latest health care news

22.01.16

NHS adopts smart Internet of Things technology to boost self-care potential

Frontline health and care workers across seven areas will pilot a cutting-edge programme that brings together a network of interconnected modern technologies designed to help older patients with long term conditions monitor themselves remotely.

Launched by NHS England boss Simon Stevens today at the World Economic Forum in Davos, the pilot will mark the first wave of NHS Innovation ‘test beds’. It is the result of a partnership between the health service and Verily (formerly Google Life Science), IBM and Philips, designed to address complex health issues through novel technology.

The first wave will include five health and care test beds and two ‘Internet of Things’ (IoT) test beds all across England. Each test bed will use a different mixture of innovations from large and small organisations to address local clinical challenges – ranging from long-term conditions management, mental health crises support and endorsing independence.

The test beds innovator is made possible by smart IoT technology. For example, the first IoT test bed, Diabetes Digital Coach, will bring together mobile health self-management tools (wearable sensors and supporting software) with connecting monitoring devices to enable people with type 1 or 2 diabetes to self-manage their condition.

Led by the West of England AHSN with Diabetes UK and Hewlett Packard, the test bed will encourage healthcare professionals, carers and friends to intervene more quickly and appropriately.

The other test bed, Technology Integrated Health Management, is a collaboration between Surrey and Borders Partnership NHS FT and a range of health technology providers devised to help people with dementia live in their own homes for longer.

People and their carers will be provided with sensors, wearables, monitors and other devices to monitor their health remotely, empowering patients to take the reigns over their own wellbeing and enabling health and social care staff to be more responsive and effective.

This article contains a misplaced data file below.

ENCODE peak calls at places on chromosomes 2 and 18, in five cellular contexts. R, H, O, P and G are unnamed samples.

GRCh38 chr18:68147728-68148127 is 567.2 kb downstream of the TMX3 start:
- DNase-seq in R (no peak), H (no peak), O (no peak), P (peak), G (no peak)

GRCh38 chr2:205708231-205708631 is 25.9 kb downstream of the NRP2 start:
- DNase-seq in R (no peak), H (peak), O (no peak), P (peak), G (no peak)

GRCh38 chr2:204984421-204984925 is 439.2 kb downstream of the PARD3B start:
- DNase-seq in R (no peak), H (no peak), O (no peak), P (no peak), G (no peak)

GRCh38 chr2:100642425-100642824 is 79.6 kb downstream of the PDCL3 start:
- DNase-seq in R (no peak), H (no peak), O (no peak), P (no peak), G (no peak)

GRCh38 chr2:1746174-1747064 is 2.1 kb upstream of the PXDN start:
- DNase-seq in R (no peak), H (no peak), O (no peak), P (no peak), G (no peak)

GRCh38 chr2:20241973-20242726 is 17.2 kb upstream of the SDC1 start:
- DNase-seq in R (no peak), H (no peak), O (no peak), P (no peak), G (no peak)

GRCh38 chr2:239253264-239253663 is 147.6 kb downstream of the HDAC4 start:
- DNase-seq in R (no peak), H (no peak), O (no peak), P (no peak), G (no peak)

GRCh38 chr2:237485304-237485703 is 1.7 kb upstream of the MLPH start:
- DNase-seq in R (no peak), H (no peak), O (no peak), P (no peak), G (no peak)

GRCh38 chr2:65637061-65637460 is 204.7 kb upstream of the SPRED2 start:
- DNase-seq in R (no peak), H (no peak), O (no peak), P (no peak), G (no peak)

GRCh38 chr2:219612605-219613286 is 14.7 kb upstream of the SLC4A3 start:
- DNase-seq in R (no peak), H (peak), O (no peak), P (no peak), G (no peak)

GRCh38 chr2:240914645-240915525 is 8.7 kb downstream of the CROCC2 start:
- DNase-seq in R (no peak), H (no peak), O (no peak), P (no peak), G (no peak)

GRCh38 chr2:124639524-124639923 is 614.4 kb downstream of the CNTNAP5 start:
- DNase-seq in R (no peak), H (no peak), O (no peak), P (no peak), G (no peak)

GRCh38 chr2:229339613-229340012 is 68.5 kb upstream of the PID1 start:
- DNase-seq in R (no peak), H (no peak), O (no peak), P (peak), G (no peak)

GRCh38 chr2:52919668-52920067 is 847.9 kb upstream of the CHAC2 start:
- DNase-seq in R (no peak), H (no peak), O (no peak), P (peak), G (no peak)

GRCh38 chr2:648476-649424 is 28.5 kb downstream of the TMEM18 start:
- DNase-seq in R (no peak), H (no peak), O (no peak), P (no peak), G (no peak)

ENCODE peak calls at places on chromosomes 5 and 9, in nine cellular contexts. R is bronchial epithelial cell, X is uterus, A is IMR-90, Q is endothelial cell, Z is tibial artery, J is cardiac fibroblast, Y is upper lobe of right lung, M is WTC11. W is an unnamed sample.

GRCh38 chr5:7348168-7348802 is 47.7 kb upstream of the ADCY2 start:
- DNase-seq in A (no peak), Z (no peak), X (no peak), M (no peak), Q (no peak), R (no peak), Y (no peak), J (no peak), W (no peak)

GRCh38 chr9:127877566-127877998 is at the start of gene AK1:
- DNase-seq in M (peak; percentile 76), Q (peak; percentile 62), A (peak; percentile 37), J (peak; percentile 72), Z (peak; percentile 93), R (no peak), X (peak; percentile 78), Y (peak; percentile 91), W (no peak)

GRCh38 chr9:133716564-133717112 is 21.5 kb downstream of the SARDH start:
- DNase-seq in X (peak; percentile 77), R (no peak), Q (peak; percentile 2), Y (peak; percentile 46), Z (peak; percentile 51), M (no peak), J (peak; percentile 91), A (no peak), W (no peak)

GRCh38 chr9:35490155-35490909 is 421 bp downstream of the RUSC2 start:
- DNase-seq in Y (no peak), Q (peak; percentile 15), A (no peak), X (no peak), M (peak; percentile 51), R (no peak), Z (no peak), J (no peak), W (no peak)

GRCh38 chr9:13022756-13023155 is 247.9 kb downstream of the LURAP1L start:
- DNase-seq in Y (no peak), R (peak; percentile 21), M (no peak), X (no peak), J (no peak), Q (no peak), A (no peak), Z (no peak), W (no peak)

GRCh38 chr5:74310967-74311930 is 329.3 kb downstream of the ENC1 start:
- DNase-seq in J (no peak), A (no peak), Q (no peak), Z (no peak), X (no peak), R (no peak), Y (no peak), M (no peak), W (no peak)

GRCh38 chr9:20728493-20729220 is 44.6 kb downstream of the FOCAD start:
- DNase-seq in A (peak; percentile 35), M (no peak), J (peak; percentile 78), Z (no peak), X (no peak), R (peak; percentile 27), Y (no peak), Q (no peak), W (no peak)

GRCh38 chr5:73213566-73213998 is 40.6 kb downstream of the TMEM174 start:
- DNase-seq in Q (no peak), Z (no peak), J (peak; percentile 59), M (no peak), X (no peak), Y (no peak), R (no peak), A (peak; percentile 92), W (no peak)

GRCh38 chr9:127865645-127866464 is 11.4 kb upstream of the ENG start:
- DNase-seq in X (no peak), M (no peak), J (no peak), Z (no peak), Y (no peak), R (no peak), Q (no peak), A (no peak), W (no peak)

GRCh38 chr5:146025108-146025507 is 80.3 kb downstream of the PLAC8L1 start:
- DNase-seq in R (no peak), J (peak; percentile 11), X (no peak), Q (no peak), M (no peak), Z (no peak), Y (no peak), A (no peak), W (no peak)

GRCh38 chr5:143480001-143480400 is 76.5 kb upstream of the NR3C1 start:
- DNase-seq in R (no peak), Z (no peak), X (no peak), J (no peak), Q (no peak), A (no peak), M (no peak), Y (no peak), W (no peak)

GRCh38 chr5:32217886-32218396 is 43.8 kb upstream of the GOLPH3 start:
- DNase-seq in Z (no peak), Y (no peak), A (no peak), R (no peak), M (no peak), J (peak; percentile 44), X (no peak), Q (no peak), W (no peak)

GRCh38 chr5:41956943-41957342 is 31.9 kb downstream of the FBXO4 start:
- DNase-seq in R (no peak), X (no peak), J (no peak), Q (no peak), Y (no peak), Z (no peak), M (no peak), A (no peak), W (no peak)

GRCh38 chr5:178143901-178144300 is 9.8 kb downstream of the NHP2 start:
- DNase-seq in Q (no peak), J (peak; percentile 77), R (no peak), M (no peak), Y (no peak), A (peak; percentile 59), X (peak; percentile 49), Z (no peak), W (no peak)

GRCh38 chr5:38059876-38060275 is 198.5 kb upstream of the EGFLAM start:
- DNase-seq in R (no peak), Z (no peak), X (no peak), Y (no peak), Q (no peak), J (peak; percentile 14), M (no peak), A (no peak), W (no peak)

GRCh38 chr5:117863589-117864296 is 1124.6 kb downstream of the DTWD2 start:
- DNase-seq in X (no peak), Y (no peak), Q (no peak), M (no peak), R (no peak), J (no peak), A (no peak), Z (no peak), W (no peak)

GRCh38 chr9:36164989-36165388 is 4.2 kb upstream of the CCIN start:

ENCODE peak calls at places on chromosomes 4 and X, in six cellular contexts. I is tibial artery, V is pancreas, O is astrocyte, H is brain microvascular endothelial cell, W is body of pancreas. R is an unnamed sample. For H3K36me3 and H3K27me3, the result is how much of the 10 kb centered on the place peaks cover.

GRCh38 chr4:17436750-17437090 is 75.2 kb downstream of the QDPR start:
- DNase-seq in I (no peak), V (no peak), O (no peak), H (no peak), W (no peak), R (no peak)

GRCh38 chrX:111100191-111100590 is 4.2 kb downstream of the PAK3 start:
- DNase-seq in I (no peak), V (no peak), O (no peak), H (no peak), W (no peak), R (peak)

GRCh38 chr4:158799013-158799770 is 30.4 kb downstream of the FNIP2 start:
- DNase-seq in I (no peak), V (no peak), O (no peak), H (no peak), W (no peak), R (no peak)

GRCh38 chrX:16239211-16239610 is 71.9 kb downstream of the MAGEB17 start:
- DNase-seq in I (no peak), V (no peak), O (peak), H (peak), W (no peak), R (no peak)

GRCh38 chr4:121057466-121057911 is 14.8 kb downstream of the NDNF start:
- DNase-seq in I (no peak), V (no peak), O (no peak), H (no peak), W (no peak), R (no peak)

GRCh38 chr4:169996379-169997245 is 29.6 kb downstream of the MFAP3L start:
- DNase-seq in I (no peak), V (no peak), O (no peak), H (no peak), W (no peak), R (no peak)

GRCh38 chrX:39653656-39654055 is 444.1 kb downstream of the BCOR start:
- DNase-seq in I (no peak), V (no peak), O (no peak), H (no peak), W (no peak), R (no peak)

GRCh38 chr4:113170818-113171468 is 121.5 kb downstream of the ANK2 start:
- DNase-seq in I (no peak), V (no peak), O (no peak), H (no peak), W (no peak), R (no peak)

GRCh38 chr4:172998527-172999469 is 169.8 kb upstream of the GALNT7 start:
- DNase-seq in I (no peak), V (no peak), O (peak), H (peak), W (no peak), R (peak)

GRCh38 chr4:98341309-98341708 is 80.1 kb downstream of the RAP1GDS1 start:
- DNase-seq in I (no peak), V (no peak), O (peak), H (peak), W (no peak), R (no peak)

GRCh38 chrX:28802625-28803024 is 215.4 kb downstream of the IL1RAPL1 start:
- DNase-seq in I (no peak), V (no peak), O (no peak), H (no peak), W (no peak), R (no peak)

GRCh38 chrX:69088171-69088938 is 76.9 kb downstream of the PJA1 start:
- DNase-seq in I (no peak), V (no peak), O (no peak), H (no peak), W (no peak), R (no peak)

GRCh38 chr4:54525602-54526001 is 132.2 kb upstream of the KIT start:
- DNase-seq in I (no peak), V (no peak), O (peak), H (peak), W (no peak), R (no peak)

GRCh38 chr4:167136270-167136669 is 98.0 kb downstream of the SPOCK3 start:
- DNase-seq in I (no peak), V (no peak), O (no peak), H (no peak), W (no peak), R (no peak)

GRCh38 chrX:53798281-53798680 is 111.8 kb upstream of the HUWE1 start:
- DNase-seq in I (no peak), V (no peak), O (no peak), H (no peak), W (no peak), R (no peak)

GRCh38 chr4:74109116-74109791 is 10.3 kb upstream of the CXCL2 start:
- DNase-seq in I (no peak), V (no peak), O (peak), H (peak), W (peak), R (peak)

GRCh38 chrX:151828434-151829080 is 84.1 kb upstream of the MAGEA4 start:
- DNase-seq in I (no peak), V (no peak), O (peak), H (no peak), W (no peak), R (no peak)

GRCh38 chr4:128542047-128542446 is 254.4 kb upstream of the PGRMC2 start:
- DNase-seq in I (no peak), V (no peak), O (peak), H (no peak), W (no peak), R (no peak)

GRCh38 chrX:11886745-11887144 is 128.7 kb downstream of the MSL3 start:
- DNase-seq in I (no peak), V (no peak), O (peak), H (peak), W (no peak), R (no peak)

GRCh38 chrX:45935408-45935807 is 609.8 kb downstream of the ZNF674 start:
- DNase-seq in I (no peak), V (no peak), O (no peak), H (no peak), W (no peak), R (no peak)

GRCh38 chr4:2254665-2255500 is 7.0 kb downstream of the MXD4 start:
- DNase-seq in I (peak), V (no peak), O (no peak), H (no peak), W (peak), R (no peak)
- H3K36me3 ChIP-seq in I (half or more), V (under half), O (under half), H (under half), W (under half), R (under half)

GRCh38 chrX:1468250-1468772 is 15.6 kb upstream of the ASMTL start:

Addressing the World Economic Forum, Stevens said: “Over the next decade major health gains won’t come from a few ‘miracle cures’, but also from combining diverse breakthroughs in fields such as biosensors, medtech and drug discovery, mobile communications and AI computing.

“Our new NHS test beds programme aims to cut through the hype and test the practical benefits for patients when we bring together some of these most promising technologies in receptive environments inside the world’s largest public, integrated health service.”

The innovator scheme is a joint effort between NHS England, the Office for Life Science, the Department of Health and the Department for Culture, Media and Sport. It will bring together all relevant local health bodies including CCGs, trusts and primary and community care providers.

It is part of a wider £40m three-year government ambition to advance the UK’s leadership in IoT and adopt more IoT technologies throughout the public sector and businesses.

The five NHS test beds will be Care City Health and Care Test Bed (promoting healthy ageing in north east London), Long Term Conditions Early Intervention Programme (in Heywood, Middleton and Rochdale), Lancashire and Cumbria Innovation Alliance (supporting vulnerable people to stay outside the hospital), Perfect Patient Pathway (for patients in Sheffield with long-term conditions), and RAIDPlus Integrated Mental Health Urgent Care (across Birmingham and Solihull Mental Health NHS FT). More details of each can be found here.

Test beds have been developing their proposals over the last nine months with the support of 15 Academic Health Science Networks. The successful schemes were chosen based on their ability to address specific local clinical challenges through innovation at a large scale.

They have also committed to evaluate and collect evidence of potential improvements to their local health system, which can then be used to spread innovations elsewhere.

Comments

Pete   17/10/2016 at 12:29

The IoT has become an key area for the healthcare industry. It’s really important that the NHS and private organisations start to use the digital tools that are available to help identify and cure health issues in the U.K. Cognitive health software from CANTAB (http://www.cantabcorp.com/) is a prime example of the sort of technology that we should be embracing. This software is especially relevant for private businesses and their employee wellness policies. The software can help people identify potential mental health issues that cause them problems at work, as well as help identify the early signs of dementia in older members of staff. By being available on devices like tablets these IoT elements can potentially make a big difference to people’s health.

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editor's comment

25/09/2017A hotbed of innovation

This edition of NHE comes hot on the heels of this year’s NHS Expo which, once again, proved to be a huge success at Manchester Central. A number of announcements were made during the event, with the health secretary naming the second wave of NHS digital pioneers, or ‘fast followers’, which follow the initial global digital exemplars who were revealed at the same show 12 months earlier.  Jeremy Hunt also stated that by the end of 2018 – the 70th birthday... read more >